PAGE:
Article

Canadian, Irish companies pursue MT power project

A Canadian transmission company and an Irish wind developer said Friday they are teaming up to pursue a central Montana power project that could result in at least $1 billion worth of new wind energy in the Great Falls area. If the project succeeds, it would give Montana's burgeoning wind energy industry room to grow - an expansion that to date has been limited by a lack of lines to move power out of the state.

BILLINGS, Mont. -- A Canadian transmission company and an Irish wind developer said Friday they are teaming up to pursue a central Montana power project that could result in at least $1 billion worth of new wind energy in the Great Falls area.

If the project succeeds, it would give Montana's burgeoning wind energy industry room to grow - an expansion that to date has been limited by a lack of lines to move power out of the state.

Toronto-based Tonbridge Power Inc. already is building a $215 million transmission line that will carry wind power along a 200-mile route between Lethbridge, Alberta and Great Falls. The company now is considering a 100-mile link between that line and another in southern Montana that connects to electricity markets in the Pacific Northwest.

The new project would be known as the Green Line. Tonbridge CEO Johan van't Hof (YO'-hahn VANT off) said Friday it would likely carry only wind power.

Tonbridge would allocate at least 500 megawatts of capacity to the North American subsidiary of Dublin wind developer Gaelectric.

Gaelectric vice president Van Jamison said that equates to about $1 billion worth of wind energy projects. The... more [truncated due to possible copyright]  

BILLINGS, Mont. -- A Canadian transmission company and an Irish wind developer said Friday they are teaming up to pursue a central Montana power project that could result in at least $1 billion worth of new wind energy in the Great Falls area.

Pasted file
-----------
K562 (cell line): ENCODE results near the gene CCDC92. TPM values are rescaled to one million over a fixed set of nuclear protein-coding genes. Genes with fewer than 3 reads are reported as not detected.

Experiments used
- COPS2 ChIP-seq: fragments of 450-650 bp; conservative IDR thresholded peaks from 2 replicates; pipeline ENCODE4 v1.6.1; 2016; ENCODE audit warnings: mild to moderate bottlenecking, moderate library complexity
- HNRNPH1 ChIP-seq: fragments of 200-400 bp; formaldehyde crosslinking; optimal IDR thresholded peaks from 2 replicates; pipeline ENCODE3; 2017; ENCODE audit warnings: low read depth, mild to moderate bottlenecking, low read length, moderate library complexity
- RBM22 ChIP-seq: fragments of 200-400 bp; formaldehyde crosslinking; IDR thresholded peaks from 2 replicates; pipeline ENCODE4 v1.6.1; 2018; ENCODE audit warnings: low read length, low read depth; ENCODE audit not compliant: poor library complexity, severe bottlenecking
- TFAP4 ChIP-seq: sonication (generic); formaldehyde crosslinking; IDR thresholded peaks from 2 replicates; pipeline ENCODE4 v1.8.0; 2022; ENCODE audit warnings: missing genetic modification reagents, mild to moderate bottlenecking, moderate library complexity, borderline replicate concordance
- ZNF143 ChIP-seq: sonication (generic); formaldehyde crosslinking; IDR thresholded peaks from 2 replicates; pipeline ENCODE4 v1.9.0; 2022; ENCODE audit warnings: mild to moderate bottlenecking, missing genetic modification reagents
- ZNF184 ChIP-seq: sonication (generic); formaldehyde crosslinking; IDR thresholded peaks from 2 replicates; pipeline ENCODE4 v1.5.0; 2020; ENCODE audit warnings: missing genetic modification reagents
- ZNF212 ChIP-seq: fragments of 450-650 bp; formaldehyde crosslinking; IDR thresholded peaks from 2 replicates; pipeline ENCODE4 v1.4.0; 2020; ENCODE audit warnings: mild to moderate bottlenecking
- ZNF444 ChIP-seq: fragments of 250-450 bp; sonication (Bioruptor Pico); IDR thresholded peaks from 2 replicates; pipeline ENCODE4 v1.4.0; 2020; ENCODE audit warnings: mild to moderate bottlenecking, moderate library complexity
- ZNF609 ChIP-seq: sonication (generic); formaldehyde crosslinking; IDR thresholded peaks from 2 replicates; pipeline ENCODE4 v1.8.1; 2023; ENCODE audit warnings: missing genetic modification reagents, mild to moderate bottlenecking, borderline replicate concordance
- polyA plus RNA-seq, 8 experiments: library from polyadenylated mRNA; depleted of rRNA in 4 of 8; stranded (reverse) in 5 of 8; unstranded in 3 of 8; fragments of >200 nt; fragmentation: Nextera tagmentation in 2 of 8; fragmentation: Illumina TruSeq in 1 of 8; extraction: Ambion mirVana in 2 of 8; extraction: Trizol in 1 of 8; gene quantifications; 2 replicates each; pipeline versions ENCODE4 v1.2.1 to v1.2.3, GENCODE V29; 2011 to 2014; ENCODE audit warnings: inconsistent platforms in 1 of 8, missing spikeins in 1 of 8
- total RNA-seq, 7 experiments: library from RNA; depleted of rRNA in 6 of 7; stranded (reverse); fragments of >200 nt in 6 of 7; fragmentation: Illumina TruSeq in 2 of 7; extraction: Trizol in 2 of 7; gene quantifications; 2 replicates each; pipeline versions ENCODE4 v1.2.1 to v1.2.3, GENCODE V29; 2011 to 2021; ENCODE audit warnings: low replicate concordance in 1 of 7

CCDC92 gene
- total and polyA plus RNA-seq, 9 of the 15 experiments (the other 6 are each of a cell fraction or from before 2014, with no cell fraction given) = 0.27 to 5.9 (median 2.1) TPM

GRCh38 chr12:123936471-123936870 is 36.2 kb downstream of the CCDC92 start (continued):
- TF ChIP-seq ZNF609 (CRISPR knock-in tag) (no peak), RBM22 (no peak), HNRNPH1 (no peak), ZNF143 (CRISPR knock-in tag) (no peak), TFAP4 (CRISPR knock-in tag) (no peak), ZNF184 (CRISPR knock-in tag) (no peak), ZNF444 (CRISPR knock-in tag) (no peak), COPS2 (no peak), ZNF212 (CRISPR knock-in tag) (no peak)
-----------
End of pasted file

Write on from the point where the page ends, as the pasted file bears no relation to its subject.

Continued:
If the project succeeds, it would give Montana's burgeoning wind energy industry room to grow - an expansion that to date has been limited by a lack of lines to move power out of the state.

Toronto-based Tonbridge Power Inc. already is building a $215 million transmission line that will carry wind power along a 200-mile route between Lethbridge, Alberta and Great Falls. The company now is considering a 100-mile link between that line and another in southern Montana that connects to electricity markets in the Pacific Northwest.

The new project would be known as the Green Line. Tonbridge CEO Johan van't Hof (YO'-hahn VANT off) said Friday it would likely carry only wind power.

Tonbridge would allocate at least 500 megawatts of capacity to the North American subsidiary of Dublin wind developer Gaelectric.

Gaelectric vice president Van Jamison said that equates to about $1 billion worth of wind energy projects. The company has about 100,000 to 150,000 acres under long term lease in the Great Falls area for future wind farms, he said.

"This is hand-in-glove," he said of the plans for the Green Line. "Both pieces have to come together. Otherwise, you end up with a transmission line with no one to use it, or a wind farm with nowhere to send the power."

Gaelectric also has been negotiating a potential deal with another Canadian company, TransCanada ( TRP - news - people ), that has proposed a $3 billion transmission line from central Montana to Southwest markets.

Jamison said those negotiations were continuing and that his company could eventually develop enough wind power generation that it would need both lines. He said the company has leases on land across the state, but declined to give an overall figure.

Gaelectric and Tonbridge have committed to spending a combined $500,000 on a yearlong feasibility study for the Green Line. If the project moves ahead, completion is forecast for 2013.

Van't Hof said it was too soon to predict how much the Green Line would cost or whether it would qualify for stimulus money.

Tonbridge started construction this week on its other transmission project, known as the Montana Alberta Tie Line, or MATL. The line got a major boost from the Obama administration in September when the U.S. Department of Energy announced it would provide up to $161 million in loans using federal economic stimulus money.

Contracts are in place with three companies - Wind Hunter, NaturEner and Invenergy - that want to use the line's 600 megawatts of capacity for several planned wind farms.

NaturEner, which owns the 210-megawatt Glacier Wind Farm in Glacier and Toole counties, announced plans in September for an $800 million, 309-megawatt wind farm north of that project.


Source: http://www.forbes.com/feeds...

NOV 6 2009
https://www.windaction.org/posts/23001-canadian-irish-companies-pursue-mt-power-project
back to top